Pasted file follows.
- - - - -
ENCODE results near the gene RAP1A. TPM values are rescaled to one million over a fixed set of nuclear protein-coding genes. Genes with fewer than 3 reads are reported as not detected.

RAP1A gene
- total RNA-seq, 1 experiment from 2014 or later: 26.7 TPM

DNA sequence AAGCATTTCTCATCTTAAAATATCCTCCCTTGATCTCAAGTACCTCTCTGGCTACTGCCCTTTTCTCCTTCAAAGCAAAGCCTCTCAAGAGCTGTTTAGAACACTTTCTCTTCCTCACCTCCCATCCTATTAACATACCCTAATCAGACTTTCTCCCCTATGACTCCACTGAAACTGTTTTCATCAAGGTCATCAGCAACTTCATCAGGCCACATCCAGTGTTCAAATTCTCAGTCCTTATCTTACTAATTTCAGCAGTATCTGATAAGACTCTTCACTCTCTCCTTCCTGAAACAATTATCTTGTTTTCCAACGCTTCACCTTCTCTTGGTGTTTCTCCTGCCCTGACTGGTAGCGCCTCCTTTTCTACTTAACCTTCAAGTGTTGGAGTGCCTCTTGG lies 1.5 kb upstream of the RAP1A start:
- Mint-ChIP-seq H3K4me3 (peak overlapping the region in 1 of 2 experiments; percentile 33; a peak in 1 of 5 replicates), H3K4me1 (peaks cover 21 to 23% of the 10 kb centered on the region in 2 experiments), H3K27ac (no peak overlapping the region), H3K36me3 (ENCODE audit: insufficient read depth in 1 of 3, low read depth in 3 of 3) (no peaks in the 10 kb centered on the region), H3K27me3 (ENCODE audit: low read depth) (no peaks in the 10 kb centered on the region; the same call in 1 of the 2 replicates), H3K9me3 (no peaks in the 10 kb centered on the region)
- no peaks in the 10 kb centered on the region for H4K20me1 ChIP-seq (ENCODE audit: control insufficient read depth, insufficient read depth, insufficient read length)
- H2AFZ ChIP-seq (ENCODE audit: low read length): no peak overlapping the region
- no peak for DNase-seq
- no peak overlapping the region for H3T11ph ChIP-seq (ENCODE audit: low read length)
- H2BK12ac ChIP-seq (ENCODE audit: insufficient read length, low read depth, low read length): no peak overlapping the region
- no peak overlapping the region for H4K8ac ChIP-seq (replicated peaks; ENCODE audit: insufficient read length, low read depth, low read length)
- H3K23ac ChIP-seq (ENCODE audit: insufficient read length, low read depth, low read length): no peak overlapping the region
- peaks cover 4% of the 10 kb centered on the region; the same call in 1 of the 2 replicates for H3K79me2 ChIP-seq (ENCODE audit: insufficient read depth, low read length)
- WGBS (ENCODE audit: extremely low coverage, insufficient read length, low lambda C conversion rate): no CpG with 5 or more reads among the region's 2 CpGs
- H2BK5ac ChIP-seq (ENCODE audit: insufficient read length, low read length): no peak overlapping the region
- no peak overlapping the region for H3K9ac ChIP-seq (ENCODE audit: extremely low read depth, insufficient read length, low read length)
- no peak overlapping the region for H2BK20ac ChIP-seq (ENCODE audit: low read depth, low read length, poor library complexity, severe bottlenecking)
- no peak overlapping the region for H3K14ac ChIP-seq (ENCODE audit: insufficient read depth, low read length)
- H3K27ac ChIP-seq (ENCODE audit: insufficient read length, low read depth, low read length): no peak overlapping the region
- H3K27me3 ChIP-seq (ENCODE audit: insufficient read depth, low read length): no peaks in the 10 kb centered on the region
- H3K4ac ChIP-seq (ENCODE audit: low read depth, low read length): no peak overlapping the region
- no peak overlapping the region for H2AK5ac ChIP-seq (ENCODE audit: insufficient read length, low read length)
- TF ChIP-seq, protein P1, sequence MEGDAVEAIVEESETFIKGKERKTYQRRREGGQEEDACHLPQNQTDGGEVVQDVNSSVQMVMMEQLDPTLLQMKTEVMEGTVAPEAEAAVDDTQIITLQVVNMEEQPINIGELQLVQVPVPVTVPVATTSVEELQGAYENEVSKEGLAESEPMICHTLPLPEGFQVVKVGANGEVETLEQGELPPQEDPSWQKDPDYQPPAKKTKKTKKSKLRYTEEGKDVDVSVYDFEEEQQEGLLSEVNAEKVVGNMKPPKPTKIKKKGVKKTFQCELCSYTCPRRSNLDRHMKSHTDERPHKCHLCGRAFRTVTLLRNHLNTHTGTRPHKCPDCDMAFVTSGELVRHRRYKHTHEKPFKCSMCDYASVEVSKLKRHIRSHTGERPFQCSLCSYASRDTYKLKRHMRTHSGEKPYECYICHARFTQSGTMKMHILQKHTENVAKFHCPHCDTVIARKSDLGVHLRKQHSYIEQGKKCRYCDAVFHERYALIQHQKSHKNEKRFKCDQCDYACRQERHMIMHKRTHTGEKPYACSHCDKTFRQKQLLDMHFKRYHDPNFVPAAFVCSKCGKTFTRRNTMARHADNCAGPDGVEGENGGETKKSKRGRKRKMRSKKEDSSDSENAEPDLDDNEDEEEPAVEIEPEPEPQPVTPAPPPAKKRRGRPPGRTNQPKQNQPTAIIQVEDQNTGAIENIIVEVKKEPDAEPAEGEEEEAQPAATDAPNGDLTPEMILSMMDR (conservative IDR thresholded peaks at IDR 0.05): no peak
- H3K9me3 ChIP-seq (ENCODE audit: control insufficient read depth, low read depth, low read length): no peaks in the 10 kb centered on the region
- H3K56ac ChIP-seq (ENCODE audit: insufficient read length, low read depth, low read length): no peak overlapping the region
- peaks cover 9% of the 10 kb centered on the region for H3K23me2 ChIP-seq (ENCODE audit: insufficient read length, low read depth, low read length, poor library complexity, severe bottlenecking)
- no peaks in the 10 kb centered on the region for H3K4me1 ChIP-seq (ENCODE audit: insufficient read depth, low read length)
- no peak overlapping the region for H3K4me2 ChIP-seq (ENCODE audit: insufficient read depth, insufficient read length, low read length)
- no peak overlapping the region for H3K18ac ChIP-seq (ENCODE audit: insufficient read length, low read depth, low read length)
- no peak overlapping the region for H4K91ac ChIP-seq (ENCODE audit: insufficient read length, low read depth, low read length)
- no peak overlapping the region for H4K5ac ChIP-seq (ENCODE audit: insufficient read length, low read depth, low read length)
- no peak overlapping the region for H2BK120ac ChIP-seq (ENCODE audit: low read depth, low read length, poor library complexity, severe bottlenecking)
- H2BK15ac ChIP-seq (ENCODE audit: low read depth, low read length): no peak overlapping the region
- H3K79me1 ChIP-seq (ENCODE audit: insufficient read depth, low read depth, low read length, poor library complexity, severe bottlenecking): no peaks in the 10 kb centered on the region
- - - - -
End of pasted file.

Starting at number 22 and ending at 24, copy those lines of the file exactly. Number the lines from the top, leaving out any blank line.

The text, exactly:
- no peak overlapping the region for H2AK5ac ChIP-seq (ENCODE audit: insufficient read length, low read length)
- TF ChIP-seq, protein P1, sequence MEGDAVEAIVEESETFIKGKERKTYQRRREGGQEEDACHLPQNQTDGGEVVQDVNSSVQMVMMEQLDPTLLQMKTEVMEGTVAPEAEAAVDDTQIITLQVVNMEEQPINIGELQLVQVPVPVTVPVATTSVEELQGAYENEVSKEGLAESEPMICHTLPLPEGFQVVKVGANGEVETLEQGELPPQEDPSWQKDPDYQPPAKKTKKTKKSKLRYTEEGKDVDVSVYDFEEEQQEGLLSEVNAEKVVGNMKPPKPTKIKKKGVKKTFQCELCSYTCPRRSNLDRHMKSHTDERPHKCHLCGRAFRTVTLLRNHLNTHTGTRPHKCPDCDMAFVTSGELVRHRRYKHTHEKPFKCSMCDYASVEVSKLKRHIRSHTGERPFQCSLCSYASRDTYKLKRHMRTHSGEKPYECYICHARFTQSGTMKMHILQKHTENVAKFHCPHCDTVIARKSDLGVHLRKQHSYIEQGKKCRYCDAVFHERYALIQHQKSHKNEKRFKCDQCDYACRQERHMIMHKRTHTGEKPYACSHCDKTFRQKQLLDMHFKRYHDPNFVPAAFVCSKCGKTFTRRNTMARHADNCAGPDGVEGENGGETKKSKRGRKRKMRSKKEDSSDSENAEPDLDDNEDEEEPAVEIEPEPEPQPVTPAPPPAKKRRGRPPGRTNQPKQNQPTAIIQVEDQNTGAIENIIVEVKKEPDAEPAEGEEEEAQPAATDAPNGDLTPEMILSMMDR (conservative IDR thresholded peaks at IDR 0.05): no peak
- H3K9me3 ChIP-seq (ENCODE audit: control insufficient read depth, low read depth, low read length): no peaks in the 10 kb centered on the region